First of all, let me tender my apologies to all of you who have been reading the past few posts and getting increasingly bugged / irritated / frustrated, and waking up in the middle of the night screaming, "Just get on with it already!" and deeply frightening your bedmates. I also apologize for any unplanned pregnancies that may have resulted because of this.
It's 3:30 PM, and I'm in a rattling rickshaw, surrounded by luggage, heading for Bandra terminus station. It's happening. Finally. After years of planning, the Ladakh trip is on.
On the platform is Y & N. Surrounded by what looks like either the contents of the entire luggage coach, or the baggage quota of at least 5 middle-aged aunties from Chandigarh. Closer looks reveal, it's their rucksacks, knapsacks, backpacks, duffelbags, daypacks, camera cases, plastic packets, and one lathi. I suddenly start feeling good about the size of my luggage.
Check the weight on the jukebox weighing machine - 20 kg exact.
We grab the Garib Rath, the Air Deccan of the ground, in coach G10. 2 coaches away from Manmohan Singh. 4:30, on the dot, we're moving.
Almost immediately, we run into Col. Manoj Kumar (retd) of the J&K Light Infantry, who's now started a adventure-sports co. Chat about trekking, Ladakh, life in general, and finally he leaves us with advice to, if ever in trouble, get in touch with the current CO, give his name, and 'take whatever help we need.'
N makes a very professional jhalmuri, and we chat until night, on landrovers, 2-month breaks, extreme-condition trek plans, and preparation, while R sits with a look of steadily growing panic and scribbles away on a ever-growing list of stuff he needs to buy when we hit Delhi.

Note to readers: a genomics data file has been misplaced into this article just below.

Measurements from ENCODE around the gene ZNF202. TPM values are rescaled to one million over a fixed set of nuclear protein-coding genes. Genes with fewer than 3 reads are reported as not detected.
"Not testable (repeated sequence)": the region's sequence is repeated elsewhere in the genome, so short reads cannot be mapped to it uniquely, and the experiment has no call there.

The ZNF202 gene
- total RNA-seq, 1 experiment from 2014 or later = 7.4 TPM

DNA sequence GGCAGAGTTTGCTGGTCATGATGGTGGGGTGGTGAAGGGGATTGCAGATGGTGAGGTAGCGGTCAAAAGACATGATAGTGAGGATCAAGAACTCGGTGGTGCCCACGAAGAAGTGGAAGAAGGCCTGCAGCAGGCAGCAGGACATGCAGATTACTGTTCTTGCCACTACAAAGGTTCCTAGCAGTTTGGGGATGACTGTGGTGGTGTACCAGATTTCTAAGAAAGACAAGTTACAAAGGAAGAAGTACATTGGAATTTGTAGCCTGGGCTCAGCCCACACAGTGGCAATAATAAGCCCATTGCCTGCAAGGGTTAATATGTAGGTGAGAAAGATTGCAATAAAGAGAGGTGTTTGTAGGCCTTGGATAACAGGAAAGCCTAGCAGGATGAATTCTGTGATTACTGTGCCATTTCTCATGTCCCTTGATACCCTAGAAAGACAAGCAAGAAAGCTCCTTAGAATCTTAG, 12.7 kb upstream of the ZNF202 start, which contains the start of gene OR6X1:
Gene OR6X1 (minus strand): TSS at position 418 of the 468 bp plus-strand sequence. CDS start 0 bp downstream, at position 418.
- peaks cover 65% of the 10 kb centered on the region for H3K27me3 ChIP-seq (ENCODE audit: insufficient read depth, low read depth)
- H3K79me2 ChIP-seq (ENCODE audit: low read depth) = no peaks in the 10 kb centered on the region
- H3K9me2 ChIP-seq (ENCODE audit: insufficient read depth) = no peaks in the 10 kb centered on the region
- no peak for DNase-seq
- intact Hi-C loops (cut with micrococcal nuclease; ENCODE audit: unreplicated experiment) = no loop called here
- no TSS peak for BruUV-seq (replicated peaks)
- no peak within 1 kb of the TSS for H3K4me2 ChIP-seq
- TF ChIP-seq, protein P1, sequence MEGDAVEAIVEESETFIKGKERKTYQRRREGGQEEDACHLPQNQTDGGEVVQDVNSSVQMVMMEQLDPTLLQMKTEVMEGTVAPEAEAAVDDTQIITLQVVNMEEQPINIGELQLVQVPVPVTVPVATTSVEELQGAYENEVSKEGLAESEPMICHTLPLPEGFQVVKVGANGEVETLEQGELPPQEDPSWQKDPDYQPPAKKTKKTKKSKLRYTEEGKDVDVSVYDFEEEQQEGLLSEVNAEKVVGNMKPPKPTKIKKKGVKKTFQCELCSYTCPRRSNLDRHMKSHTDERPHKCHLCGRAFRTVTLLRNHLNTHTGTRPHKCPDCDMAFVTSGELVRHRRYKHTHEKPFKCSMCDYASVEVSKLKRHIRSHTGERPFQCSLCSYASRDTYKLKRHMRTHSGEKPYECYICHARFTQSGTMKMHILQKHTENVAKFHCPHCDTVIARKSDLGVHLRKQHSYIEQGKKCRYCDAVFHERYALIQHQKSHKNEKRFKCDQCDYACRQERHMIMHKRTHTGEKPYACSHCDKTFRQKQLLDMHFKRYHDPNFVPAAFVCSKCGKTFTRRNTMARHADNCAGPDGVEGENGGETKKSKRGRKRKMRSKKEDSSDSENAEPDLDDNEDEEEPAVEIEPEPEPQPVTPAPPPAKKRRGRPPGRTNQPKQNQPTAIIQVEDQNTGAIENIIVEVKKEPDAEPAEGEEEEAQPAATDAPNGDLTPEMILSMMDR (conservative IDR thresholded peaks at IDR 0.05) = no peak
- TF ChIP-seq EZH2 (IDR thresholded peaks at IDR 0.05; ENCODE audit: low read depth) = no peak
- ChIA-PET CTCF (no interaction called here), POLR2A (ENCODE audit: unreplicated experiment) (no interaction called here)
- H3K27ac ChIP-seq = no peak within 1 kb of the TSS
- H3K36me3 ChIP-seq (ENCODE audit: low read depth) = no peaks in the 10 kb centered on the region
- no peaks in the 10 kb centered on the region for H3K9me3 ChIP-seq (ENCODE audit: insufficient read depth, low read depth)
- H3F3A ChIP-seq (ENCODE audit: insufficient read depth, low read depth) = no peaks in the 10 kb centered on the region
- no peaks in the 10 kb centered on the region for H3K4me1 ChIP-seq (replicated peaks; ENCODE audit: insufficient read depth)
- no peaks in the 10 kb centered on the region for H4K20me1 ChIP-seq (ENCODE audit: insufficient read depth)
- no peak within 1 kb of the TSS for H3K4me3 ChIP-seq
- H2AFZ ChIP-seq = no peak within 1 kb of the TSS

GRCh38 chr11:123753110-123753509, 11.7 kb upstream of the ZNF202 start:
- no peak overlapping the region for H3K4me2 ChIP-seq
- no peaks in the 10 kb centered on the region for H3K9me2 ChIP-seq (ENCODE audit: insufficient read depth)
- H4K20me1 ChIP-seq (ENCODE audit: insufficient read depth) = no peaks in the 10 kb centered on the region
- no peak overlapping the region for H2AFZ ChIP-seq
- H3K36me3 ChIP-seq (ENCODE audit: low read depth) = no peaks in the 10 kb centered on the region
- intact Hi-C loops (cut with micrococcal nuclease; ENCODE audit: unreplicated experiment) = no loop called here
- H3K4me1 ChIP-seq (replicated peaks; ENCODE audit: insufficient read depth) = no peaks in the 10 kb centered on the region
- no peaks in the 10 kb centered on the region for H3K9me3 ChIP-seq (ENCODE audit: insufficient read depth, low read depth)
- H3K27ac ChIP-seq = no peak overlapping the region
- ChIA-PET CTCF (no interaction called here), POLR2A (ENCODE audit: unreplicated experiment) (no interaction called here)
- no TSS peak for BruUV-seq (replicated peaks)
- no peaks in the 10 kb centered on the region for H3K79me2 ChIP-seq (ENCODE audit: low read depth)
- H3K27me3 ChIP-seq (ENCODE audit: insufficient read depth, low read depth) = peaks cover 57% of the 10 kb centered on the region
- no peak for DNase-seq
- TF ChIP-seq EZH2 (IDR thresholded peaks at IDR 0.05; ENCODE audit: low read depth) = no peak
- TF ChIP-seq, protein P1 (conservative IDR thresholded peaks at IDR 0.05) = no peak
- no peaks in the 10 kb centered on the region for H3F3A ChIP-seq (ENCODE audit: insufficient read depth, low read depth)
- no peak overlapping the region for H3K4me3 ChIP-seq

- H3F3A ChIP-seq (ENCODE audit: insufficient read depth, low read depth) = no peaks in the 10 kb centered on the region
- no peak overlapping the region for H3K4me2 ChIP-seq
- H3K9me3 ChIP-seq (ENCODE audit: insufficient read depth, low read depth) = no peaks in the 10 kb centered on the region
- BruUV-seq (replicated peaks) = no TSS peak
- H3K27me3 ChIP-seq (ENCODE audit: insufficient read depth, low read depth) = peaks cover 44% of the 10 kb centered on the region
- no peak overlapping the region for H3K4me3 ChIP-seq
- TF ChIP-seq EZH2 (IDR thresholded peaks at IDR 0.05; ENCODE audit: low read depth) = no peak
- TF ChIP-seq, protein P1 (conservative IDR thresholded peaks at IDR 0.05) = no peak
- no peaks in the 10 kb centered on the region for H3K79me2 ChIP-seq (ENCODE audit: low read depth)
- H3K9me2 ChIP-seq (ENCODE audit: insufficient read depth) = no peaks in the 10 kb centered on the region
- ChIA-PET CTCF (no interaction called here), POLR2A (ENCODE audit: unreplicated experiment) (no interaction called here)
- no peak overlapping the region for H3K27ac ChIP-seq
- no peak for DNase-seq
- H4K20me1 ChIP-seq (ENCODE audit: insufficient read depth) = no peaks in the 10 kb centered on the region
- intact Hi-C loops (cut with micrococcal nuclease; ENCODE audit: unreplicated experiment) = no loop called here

"Yaad hai last time kya hua tha?" says D. "M___ ne kya kiya?"
Apparently the last trip - Valley of Flowers, one that I missed - M was supposed to catch the train with the rest of the gang. He got late leaving, and for an hour, was on the phone with D, coordinating his position.
"Abhi main nikla hoon"
"Chembur naka cross kiya hoon"
"Sion mein hoon"
"Abe pahuch hi gaya hoon! Ruk!"
"Abe station ke bahar hi hoon!!"
... Train starts moving...
"Abe platform par aa raha hoon!! Chain khheech!!! Fine mein doonga!!"
Please note, this was the Rajdhani.
He misses the train, runs back, buys another ticket for a train leaving in an hour.
And then the conversation continues.
"Haan Kalyan cross kar raha hoon. Tum log kidhar ho?"
Finally D & M realized that being on the same track, he wasn't going to overtake us, so the rest of the journey D ate his share of the Rajdhani food that he'd paid for with the ticket.
And on that note, we go to sleep, resolutely ignoring the extraordinarily high levels of vestibular traffic. Half the train has apparently decided that the best way to treat their insomnia is to grab the largest, heaviest, noisiest piece of luggage they can lay their hands on, and take it for a walk from one end of the train to the other.
Coming Next: Delhi and the Street of Hotels.